Thanks, Matt. As always, much appreciated!
Ah, Babylon 5. A goodly amount of inspiration for some of our artists and writers came from that show.
I think Nova holds up as a good example of what amateurs can do with it. I've yet to see any good amateur Maya work, mainly because it was always so darned expensive!
I've used both, for the same purpose. If you're looking to make models and visuals for computer games, LightWave is both easier and quicker to use.
If ultimate flexibility and extensibility are your goals, then Maya is probably your better bet, but it truly sucks to use. Requires a totally different mindset than most 3D tools.
I recommend LightWave.
I've remained silent on this matter because others have been assisting, but I now feel it's high time to speak up. As you've no doubt surmised, "extracting" ships and graphics from a plug-in is a non-trivial exercise. It speaks volumes that anyone is doing this for you at all.
You will get, I would wager, a plug full of ships that have ID numbers that don't interfere with stock Nova. If you can buy them by default in the plug, you'll also consider yourself fortunate.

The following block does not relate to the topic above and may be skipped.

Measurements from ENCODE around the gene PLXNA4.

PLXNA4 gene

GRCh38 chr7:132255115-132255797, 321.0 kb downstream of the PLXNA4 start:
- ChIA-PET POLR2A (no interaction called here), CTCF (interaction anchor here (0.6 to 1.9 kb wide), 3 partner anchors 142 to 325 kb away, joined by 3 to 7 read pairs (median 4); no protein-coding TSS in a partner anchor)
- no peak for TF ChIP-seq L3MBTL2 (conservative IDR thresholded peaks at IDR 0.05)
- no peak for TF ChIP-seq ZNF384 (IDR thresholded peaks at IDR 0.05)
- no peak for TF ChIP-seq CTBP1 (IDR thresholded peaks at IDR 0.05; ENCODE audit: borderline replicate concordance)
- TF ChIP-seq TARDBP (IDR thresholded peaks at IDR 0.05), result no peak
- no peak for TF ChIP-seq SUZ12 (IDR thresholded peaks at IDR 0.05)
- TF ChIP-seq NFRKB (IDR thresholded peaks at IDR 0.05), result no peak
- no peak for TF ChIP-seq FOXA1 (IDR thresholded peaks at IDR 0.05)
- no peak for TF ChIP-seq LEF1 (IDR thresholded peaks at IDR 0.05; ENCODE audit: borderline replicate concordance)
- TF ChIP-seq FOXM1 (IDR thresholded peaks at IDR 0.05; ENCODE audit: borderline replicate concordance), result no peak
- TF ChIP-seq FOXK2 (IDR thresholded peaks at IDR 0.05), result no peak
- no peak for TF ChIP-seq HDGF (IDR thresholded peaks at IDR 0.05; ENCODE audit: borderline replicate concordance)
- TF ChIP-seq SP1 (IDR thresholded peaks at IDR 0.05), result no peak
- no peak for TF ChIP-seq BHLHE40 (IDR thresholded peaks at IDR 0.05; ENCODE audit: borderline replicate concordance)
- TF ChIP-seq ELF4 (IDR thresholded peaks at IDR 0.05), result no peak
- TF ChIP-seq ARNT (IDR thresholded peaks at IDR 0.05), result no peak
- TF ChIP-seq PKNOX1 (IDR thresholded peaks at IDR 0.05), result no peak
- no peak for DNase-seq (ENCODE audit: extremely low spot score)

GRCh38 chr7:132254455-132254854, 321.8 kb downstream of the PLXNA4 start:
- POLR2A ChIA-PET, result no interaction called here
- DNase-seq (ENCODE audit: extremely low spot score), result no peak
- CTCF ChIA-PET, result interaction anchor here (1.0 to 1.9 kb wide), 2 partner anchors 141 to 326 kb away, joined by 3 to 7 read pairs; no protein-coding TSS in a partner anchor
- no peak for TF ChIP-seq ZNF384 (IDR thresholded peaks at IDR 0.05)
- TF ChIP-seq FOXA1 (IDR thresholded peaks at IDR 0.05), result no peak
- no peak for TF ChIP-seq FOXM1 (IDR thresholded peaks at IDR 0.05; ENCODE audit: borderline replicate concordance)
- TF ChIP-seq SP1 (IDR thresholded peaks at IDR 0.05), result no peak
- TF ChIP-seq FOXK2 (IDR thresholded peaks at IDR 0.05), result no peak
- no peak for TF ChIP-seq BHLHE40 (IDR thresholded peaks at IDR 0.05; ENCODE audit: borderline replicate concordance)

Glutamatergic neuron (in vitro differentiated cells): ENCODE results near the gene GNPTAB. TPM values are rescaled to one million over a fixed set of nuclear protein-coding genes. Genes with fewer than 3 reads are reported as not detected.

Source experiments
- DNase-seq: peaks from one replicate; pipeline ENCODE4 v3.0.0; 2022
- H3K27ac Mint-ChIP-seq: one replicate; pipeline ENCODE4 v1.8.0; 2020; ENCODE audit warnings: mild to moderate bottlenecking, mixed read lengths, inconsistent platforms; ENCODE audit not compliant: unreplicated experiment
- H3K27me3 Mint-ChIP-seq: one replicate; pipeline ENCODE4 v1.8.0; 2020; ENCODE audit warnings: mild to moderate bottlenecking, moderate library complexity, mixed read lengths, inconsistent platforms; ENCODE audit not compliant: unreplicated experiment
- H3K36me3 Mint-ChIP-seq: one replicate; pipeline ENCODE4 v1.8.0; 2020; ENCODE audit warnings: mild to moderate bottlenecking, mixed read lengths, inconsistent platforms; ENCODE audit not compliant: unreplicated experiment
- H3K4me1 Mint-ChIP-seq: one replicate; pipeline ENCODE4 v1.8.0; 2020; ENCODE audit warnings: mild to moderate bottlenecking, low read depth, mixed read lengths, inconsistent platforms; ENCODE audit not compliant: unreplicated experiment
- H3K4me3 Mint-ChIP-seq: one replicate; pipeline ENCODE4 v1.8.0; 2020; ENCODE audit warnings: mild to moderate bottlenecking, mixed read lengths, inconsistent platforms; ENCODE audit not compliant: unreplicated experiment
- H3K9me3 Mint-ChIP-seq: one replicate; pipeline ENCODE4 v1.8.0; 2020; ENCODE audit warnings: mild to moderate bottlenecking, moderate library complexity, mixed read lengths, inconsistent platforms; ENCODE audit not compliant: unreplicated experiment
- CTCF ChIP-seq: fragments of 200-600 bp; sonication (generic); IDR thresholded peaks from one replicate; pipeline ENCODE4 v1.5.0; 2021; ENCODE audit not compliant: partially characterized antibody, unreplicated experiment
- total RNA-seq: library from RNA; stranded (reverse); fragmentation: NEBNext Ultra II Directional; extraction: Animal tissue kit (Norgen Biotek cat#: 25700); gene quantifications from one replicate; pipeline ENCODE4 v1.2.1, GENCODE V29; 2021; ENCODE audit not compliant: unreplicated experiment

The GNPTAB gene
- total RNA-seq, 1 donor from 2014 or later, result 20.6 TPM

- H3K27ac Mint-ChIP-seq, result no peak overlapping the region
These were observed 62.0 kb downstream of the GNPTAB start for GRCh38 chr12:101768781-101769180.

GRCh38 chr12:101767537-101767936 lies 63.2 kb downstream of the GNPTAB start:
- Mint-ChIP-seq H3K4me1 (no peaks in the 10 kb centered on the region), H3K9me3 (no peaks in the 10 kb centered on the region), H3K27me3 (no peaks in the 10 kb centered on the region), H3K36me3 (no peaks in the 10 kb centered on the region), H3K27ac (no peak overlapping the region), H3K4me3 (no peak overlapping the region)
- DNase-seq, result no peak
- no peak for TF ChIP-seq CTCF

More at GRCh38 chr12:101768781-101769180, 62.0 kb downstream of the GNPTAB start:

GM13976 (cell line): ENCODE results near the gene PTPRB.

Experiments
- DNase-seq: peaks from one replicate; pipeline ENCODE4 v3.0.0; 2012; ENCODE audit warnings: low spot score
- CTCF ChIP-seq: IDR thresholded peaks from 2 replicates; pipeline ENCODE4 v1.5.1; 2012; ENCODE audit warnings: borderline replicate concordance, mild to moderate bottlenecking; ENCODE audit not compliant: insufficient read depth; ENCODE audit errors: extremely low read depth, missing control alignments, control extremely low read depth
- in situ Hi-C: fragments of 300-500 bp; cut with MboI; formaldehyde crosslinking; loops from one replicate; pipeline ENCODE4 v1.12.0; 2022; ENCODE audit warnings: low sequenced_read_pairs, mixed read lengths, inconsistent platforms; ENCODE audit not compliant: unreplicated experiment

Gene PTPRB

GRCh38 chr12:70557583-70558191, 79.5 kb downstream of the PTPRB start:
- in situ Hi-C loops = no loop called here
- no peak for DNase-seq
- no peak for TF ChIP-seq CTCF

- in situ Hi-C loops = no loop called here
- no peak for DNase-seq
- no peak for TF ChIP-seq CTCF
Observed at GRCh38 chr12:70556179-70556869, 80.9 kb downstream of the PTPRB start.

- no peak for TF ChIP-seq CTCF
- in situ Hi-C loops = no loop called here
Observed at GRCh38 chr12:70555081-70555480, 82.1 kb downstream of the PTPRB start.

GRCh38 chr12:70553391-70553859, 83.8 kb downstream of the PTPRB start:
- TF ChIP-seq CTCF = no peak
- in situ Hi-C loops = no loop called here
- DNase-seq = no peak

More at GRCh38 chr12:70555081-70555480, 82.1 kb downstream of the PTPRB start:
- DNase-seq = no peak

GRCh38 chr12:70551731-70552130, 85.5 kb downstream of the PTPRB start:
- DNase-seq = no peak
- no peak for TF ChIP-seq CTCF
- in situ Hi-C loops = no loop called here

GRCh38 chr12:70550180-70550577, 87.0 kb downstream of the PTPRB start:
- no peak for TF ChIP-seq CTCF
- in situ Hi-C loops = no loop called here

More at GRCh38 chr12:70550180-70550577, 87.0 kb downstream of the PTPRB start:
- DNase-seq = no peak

Beyond that, I doubt you'll get support for any other TC.
Sorry I didn't look in on this thread earlier. If you need me to come and look at something, the best way to grab me is via a PM here on the boards.
We ran into exactly the same problem in LightWave when imported our first DXF files, way back in the late 90s. The problem comes about because of the way LightWave interprets point data and polygon data. It determines flatness in the same way as OpenGL; that is, a polygon is "facing" in one direction or another based on which way around its points are connected. If they're connected clockwise, it'll face one way. Counterclockwise, it'll face the other.
Most modelling tools don't care about this kind of facing direction, but LightWave does. There are some very valid technical reasons why, but I won't detail them here.
Setting the polygons to doublesided is only a temporary patch, too. It won't fix the underlying problem, which is that some polys really aren't facing the right way. You need to fix these up manually. Sorry, but that's just the way the cookie crumbles.
I model inside LightWave, which fixes the problem. It is neither an easy tool to learn, nor a simple one to use. However, the results do justify the extra time spent, if maximum quality is what floats your boat.
More to come, probably in a different thread.